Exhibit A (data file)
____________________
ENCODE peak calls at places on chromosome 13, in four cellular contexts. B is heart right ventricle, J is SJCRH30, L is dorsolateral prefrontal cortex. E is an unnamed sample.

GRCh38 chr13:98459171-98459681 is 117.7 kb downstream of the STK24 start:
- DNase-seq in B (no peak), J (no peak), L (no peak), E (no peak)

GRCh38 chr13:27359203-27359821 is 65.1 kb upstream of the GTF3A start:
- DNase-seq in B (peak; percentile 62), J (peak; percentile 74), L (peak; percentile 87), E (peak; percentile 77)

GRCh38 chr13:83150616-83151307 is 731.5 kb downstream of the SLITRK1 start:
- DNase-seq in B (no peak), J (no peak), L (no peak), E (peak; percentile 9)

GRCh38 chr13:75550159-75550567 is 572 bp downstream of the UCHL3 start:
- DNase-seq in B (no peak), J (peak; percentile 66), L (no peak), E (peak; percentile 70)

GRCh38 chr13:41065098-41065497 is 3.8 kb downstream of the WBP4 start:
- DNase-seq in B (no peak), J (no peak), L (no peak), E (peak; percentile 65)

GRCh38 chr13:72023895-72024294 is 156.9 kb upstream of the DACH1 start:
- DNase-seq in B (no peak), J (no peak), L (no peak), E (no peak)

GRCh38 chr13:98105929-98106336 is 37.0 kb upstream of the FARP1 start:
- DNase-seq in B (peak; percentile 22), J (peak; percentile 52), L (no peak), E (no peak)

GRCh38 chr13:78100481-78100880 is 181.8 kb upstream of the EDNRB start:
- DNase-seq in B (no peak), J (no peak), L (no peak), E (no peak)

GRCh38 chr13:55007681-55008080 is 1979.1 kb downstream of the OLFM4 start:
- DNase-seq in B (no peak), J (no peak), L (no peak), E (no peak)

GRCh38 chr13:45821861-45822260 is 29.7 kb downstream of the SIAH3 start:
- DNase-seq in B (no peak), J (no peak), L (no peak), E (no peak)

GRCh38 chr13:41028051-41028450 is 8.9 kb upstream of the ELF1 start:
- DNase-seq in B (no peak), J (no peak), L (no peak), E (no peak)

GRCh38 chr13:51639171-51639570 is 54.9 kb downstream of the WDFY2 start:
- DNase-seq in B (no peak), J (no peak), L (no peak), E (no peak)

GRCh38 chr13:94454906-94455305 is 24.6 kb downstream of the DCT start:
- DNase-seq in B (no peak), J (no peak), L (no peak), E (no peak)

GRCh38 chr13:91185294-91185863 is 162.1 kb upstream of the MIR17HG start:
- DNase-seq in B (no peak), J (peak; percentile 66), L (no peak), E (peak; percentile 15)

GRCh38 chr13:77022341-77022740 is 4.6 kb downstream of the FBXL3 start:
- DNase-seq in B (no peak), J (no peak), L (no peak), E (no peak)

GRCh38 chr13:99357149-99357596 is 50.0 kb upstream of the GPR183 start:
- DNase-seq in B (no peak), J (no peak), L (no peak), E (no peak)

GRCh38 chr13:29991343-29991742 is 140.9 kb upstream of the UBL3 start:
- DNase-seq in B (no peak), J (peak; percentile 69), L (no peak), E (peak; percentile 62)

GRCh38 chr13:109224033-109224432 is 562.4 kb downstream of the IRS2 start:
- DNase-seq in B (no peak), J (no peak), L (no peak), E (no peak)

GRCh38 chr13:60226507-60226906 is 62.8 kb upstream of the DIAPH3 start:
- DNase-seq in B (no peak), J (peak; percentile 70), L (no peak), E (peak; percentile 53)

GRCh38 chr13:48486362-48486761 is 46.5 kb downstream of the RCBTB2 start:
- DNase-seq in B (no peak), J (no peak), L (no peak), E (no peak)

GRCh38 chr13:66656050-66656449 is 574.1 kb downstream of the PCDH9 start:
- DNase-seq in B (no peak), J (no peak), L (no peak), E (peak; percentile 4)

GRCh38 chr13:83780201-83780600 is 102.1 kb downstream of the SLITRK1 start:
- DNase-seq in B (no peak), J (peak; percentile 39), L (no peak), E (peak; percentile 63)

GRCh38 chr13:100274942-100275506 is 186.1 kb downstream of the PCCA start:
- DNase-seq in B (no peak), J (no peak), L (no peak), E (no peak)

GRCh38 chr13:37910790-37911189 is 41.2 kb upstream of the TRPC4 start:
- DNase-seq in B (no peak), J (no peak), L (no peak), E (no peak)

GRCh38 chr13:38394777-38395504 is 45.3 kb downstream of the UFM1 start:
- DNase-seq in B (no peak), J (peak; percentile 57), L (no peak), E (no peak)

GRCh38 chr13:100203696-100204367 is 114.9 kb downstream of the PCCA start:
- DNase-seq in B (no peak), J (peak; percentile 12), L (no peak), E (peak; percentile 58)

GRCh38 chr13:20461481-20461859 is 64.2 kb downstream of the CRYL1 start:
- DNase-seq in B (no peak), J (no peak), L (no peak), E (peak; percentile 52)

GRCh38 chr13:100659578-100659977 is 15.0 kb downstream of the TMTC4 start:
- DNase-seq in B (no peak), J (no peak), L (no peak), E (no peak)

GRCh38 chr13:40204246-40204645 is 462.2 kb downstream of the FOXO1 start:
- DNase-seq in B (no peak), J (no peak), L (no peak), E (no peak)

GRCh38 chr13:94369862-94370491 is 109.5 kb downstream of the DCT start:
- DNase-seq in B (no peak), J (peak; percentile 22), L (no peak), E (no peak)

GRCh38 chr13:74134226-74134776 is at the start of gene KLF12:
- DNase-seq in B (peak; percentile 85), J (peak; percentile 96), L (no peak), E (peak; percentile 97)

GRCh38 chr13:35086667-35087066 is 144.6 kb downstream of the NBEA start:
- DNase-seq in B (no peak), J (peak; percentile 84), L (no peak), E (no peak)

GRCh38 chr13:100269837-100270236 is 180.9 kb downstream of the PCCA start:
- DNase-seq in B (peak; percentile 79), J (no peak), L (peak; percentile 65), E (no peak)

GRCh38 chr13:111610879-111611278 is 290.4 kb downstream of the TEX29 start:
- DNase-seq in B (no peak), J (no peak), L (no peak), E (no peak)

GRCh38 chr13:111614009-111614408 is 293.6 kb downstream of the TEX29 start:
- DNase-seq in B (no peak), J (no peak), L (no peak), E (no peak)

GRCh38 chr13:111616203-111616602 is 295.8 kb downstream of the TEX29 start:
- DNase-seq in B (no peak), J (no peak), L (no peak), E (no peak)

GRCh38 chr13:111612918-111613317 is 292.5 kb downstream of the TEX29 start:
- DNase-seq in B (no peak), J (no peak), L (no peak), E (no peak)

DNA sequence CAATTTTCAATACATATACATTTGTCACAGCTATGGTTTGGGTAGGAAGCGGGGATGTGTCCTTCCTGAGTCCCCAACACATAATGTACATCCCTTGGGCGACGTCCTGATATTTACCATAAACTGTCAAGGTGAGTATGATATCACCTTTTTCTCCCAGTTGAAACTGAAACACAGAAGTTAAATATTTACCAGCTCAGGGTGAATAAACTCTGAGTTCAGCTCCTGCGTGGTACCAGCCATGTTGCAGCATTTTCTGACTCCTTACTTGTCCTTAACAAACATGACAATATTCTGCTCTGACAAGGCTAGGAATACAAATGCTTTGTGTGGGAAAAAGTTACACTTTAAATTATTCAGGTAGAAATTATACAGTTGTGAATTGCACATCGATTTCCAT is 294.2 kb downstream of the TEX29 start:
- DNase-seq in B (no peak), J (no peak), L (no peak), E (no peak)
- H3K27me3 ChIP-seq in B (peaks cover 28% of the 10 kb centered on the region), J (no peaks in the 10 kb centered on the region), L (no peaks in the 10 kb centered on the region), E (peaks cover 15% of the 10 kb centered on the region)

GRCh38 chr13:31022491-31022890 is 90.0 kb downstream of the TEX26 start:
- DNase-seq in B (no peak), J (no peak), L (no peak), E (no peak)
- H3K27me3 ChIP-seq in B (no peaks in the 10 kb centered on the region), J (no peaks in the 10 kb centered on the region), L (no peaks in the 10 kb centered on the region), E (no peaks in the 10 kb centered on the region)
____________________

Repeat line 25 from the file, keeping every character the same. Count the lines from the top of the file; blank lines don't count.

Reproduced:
- DNase-seq in B (no peak), J (no peak), L (no peak), E (no peak)